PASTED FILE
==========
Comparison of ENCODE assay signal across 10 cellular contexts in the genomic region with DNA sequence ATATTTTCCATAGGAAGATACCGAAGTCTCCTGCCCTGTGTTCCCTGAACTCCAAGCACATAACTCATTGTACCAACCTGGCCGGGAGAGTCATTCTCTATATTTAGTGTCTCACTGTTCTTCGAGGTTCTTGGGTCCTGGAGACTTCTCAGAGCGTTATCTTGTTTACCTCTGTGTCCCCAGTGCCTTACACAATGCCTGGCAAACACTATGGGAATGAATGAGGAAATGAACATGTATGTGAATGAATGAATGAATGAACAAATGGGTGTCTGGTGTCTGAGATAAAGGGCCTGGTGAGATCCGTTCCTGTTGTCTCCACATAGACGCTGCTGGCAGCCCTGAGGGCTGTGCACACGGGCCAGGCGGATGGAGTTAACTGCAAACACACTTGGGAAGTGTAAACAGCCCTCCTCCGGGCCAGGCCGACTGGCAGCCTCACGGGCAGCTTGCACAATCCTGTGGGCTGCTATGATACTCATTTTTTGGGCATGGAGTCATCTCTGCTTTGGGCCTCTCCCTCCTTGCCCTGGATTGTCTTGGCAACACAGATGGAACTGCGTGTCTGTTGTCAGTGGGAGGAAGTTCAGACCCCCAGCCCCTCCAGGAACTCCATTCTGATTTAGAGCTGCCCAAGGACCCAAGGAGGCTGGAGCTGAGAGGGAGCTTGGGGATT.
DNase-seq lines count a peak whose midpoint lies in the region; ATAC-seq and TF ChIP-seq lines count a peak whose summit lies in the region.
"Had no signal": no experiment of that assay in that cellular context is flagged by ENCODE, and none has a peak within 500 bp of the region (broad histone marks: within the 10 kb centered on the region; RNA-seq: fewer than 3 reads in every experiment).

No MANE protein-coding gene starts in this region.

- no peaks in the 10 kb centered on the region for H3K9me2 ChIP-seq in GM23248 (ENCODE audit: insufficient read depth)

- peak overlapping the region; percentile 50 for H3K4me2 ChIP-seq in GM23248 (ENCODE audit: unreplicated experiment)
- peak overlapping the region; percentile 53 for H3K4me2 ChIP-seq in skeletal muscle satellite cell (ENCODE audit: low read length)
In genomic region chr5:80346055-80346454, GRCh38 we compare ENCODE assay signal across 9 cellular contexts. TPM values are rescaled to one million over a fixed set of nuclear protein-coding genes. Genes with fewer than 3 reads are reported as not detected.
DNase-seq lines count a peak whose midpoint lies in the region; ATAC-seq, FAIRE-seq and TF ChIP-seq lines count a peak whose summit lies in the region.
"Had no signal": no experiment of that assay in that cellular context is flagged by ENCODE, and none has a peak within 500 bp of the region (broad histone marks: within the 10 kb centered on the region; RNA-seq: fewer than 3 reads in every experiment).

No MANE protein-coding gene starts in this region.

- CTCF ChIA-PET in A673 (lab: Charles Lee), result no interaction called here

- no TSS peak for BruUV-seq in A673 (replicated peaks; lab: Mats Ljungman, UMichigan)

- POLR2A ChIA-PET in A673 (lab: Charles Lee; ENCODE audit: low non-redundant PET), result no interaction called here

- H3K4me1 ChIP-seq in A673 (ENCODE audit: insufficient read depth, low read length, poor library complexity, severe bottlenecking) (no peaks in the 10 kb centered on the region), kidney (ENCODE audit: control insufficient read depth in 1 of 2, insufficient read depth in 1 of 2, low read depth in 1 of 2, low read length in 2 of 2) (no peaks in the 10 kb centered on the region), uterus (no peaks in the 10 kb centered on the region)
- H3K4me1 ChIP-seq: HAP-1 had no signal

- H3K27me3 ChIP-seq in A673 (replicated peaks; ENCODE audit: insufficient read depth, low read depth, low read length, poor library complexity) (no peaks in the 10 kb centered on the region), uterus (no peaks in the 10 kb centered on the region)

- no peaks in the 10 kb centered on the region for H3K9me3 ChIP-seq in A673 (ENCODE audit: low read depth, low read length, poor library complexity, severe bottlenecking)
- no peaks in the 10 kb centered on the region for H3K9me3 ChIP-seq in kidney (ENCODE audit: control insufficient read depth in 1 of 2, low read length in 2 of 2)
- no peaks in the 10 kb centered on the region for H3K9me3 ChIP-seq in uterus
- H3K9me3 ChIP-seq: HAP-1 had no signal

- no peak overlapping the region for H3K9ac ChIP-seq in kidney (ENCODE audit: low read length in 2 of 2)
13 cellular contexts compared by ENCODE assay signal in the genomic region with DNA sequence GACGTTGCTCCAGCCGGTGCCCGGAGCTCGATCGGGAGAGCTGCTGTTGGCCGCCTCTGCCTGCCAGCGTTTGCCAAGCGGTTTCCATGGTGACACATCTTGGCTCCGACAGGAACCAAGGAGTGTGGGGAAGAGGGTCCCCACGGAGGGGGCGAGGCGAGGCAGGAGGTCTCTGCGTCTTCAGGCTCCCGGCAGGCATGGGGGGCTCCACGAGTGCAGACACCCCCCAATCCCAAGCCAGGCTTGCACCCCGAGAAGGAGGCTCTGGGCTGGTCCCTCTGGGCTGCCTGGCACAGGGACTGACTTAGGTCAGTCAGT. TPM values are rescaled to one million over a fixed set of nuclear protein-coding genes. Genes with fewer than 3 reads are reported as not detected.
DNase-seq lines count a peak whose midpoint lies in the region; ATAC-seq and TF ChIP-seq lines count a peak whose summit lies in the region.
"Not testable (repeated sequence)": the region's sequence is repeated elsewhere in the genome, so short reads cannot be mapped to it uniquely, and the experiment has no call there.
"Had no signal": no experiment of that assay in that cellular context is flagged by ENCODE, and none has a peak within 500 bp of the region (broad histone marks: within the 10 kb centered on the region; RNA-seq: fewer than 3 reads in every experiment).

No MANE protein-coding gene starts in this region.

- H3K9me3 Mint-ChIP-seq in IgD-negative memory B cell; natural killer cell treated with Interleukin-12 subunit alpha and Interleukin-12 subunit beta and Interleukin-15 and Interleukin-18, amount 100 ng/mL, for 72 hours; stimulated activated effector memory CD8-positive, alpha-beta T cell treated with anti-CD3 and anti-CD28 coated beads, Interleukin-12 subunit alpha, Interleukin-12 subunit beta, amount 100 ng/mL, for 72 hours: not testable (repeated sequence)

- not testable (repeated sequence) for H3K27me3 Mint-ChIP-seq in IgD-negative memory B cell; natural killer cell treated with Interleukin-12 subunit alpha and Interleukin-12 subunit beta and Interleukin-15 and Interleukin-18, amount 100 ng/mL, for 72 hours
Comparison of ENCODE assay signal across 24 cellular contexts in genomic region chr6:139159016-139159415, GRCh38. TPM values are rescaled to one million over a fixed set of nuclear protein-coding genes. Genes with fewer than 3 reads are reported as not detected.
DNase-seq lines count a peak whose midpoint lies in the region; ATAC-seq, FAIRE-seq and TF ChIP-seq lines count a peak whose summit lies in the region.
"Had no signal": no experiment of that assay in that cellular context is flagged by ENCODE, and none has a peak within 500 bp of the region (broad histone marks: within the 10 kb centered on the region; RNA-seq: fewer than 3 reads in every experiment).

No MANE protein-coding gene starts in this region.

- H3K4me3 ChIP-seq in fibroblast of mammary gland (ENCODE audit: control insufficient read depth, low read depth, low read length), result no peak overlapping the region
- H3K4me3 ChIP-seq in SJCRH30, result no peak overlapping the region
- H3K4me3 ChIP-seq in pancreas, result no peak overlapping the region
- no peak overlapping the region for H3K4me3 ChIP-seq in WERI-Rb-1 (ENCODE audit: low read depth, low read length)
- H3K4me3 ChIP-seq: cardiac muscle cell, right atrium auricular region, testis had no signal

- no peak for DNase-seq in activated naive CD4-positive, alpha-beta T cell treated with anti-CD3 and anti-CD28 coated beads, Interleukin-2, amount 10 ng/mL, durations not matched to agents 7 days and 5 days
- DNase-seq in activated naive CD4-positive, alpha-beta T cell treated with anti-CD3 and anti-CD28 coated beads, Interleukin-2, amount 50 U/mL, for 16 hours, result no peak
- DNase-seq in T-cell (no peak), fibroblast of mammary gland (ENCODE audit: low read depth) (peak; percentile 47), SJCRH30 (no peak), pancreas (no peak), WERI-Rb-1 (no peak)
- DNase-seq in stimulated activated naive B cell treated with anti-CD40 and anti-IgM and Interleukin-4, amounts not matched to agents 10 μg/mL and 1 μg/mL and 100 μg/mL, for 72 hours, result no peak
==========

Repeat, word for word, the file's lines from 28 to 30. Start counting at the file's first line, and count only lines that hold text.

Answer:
- H3K9me3 Mint-ChIP-seq in IgD-negative memory B cell; natural killer cell treated with Interleukin-12 subunit alpha and Interleukin-12 subunit beta and Interleukin-15 and Interleukin-18, amount 100 ng/mL, for 72 hours; stimulated activated effector memory CD8-positive, alpha-beta T cell treated with anti-CD3 and anti-CD28 coated beads, Interleukin-12 subunit alpha, Interleukin-12 subunit beta, amount 100 ng/mL, for 72 hours: not testable (repeated sequence)

- not testable (repeated sequence) for H3K27me3 Mint-ChIP-seq in IgD-negative memory B cell; natural killer cell treated with Interleukin-12 subunit alpha and Interleukin-12 subunit beta and Interleukin-15 and Interleukin-18, amount 100 ng/mL, for 72 hours
Comparison of ENCODE assay signal across 24 cellular contexts in genomic region chr6:139159016-139159415, GRCh38. TPM values are rescaled to one million over a fixed set of nuclear protein-coding genes. Genes with fewer than 3 reads are reported as not detected.